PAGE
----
The main theme of this research is to investigate the durability of concrete made using waste materials as a cement replacement in order to produce green sustainable concrete. The mixes contained incinerator fly ash which was obtained locally from the domestic waste incinerator at Coventry. The other materials used in the mixes included blast furnace slag, silica fume and kiln bypass dust, which was used as an activator and was also obtained locally from the Rugby cement plant. Mix designs were developed to optimise the strength results. The optimised mixes were then tested for permeability and expansion. Promising results were achieved for the expansion of the mixes with a low W/B ratio. Some initial expansion was, however, observed for the wet cured samples. Some loss of mass was observed after wet curing, despite strength increases, indicating some dissolution into the curing water.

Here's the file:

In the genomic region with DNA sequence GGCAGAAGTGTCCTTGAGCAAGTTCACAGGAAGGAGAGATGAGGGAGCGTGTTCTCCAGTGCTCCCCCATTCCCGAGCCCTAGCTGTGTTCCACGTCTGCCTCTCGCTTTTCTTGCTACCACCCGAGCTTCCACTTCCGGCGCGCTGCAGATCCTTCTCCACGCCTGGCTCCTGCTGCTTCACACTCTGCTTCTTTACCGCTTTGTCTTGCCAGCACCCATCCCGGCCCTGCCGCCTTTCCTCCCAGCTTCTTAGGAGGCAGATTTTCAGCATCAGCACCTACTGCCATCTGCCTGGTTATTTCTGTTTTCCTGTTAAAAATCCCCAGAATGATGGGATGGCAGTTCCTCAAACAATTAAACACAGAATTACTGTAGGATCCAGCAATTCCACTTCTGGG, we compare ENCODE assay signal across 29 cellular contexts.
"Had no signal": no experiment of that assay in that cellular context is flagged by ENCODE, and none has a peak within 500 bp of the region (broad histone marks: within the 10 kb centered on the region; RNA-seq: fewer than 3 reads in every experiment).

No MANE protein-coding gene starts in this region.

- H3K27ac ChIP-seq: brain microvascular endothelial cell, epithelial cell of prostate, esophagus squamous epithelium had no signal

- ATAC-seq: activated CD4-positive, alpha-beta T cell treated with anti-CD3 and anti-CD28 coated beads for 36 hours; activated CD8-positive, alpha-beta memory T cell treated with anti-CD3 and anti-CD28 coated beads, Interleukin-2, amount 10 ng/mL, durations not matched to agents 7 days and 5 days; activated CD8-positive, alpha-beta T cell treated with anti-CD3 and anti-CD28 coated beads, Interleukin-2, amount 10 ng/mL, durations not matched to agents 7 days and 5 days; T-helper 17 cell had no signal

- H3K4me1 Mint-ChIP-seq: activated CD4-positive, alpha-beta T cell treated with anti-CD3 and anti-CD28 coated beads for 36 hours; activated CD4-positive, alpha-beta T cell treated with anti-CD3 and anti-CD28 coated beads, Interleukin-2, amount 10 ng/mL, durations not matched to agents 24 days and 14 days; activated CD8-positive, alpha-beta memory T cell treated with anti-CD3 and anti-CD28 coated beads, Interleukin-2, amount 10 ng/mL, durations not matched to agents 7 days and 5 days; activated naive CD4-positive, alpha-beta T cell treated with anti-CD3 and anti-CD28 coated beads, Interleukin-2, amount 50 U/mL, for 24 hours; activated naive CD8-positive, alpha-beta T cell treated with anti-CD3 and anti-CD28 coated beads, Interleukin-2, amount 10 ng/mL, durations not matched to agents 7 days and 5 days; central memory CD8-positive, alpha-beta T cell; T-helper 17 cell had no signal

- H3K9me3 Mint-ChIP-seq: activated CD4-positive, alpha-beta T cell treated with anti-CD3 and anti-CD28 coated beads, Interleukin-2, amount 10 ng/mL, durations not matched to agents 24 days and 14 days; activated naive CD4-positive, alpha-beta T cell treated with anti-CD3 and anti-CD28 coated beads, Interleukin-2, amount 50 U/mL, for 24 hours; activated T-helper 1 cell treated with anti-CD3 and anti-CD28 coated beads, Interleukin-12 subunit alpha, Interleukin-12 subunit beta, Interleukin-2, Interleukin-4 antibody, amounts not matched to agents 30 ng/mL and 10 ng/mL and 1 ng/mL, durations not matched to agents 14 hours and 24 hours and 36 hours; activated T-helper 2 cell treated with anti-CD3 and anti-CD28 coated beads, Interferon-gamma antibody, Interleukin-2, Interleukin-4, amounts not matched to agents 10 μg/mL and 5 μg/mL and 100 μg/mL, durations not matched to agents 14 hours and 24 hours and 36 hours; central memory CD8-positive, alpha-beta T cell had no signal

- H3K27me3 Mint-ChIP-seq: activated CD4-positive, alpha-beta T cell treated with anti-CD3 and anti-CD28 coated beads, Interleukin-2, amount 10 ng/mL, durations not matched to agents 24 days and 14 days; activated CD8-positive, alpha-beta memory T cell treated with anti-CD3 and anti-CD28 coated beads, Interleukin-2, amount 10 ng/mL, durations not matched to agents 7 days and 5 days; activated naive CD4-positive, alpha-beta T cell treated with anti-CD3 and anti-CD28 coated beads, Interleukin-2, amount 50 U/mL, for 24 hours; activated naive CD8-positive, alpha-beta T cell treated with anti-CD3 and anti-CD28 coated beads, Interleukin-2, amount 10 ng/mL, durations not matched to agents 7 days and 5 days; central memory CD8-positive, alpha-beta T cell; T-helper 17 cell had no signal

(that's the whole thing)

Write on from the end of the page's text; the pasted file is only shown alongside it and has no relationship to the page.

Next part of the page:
|Title of host publication||Proceedings of the 31st Cement and Concrete Science Conference.|
|Pages||paper no. 30|
|Publication status||Published - 2011|
Bibliographical notePaper presented at the 31st Cement and Concrete Science Conference, held 12-13 September 2011, Imperial College, London.
- sustainable concrete
- secondary materials
- waste recycling
- cement replacement
Shebani, A. Y., & Claisse, P. A. (2011). Permeability and expansion of concrete mortars made with incinerator fly ash. In Proceedings of the 31st Cement and Concrete Science Conference. (pp. paper no. 30)